E-News AUGUST  2015         View this email in your browser      Invite a friend to subscribe

Wendi Turner

The Director's Corner 

Youth transitioning to adulthood often look to their parents for support and direction. It is expected and  given without question. For youth who have been in foster care the path is not always clear.  Many do not have a clear idea of who to turn to and often become over whelmed with their sudden level of responsibility. 
While the transition out of care can be complicated, it does not have to be.  It starts with both the youth and adults, which includes foster parents, biological parents, kin and other supportive adults, having a conversation and developing clear expectations about what the relationship will look like. 

This can be made easier when transitional supports are discussed early in the youth’s emancipation process and family and adults that are identified as support partners have a chance to work on strengthening their relationships in a healthy and safe way. 

This e-newsletter is dedicated to strengthening the family and support bonds for emancipated youth.
Wendi Turner, Executive Director 

Office: 614-222-2712
The Developing  Life Long Supports...    The Permanency Pact
Merriam-Webster Dictionary defines permanent as:  lasting or continuing for a very long time or forever: not temporary or changing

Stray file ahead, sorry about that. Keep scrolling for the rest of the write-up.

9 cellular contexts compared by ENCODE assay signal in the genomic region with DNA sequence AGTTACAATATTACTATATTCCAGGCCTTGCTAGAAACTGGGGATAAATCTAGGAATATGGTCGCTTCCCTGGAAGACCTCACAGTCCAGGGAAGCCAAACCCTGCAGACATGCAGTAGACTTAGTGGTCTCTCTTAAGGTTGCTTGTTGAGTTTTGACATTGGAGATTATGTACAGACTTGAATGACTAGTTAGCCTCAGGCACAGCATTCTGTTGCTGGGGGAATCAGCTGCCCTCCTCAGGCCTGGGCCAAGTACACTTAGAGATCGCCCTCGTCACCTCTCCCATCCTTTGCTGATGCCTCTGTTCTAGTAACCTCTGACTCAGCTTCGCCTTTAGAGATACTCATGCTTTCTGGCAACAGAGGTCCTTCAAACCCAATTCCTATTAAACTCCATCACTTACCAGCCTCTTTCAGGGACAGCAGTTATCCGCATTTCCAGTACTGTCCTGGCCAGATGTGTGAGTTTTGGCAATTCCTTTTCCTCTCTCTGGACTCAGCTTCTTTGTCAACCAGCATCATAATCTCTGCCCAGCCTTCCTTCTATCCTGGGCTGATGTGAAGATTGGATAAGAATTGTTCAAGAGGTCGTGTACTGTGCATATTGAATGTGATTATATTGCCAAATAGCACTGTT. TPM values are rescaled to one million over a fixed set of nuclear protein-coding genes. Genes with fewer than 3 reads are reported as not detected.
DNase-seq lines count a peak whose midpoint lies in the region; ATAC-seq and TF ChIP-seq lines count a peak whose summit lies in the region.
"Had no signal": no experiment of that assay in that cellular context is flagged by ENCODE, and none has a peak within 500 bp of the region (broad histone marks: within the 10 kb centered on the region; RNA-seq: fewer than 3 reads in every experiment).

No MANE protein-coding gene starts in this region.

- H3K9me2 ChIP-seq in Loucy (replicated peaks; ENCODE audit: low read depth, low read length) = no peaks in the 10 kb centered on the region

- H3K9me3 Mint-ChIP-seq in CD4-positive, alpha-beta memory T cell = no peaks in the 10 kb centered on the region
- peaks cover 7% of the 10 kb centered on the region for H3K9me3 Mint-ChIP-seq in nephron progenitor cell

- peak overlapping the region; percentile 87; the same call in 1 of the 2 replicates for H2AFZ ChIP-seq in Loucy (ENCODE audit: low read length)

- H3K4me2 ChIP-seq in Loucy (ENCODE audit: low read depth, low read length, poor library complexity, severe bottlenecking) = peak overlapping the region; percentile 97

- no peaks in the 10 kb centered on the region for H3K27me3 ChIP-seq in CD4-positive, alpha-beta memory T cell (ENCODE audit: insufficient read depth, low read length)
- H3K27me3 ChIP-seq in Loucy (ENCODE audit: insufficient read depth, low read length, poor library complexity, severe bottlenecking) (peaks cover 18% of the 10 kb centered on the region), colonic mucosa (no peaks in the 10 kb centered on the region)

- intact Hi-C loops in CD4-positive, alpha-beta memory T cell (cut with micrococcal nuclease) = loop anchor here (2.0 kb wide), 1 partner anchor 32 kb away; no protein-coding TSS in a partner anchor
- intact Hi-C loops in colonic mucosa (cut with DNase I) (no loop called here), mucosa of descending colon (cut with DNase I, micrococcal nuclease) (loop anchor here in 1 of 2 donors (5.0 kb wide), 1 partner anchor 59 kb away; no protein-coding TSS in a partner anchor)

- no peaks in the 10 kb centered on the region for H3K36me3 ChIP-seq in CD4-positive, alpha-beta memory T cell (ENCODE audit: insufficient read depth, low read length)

Developed by the National Advocacy Group The Permanency Pact was created as a process  to help youth transitioning to adulthood connect with a supportive adult or family member to provide specific supports to a young person and establish a lifelong relationship

A Permanency Pact provides:
  • structure and a safety net for the youth
  • a defined and verbalized commitment by both parties to a long term supportive relationship
  • clarity regarding the expectations of the relationship

This free tool is designed as a process to encourage life-long, family connections between a young person from foster care and a supportive adult or family member.  Ideally this process should be facilitated by the youths emancipation worker or mentor and completed while the youth is in care, between the ages of 14-18.  

 Download the Permanency Pact here

Emancipated Foster Youth Returning to Birth Parents

Although foster youth should only emancipate from care if reunification or adoption is not possible by the time the youth must age out; some youth still return to the families from whom they were removed.  
 If youth return to their parents by their own choice, out of necessity or for any reason, it is important for the foster care system to recognize this option and consider alternatives that would support a youth pre-emancipation for the transition to reunification with their families. 

Read more Here

Courtesy of Transitional Age Youth San Francisco (TAYSF) formerly Honoring Emancipated Youth (HEY) 

Empowering youth in foster care to defy the gravity that accompanies loss, separation, abuse and neglect. 
Interview with Starfish Alliance President/CEO, Ann Bischoff

This months  support group spotlight is on Starfish Alliance.  Columbus-based Starfish Alliance was founded in 2002 to involve local community members in empowering foster youth and foster alumni to defy the gravity of devastating childhood experiences and avoid the risk of  homelessness, unemployment, unstable transportation, insufficient education, reliance on public assistance, and even human trafficking.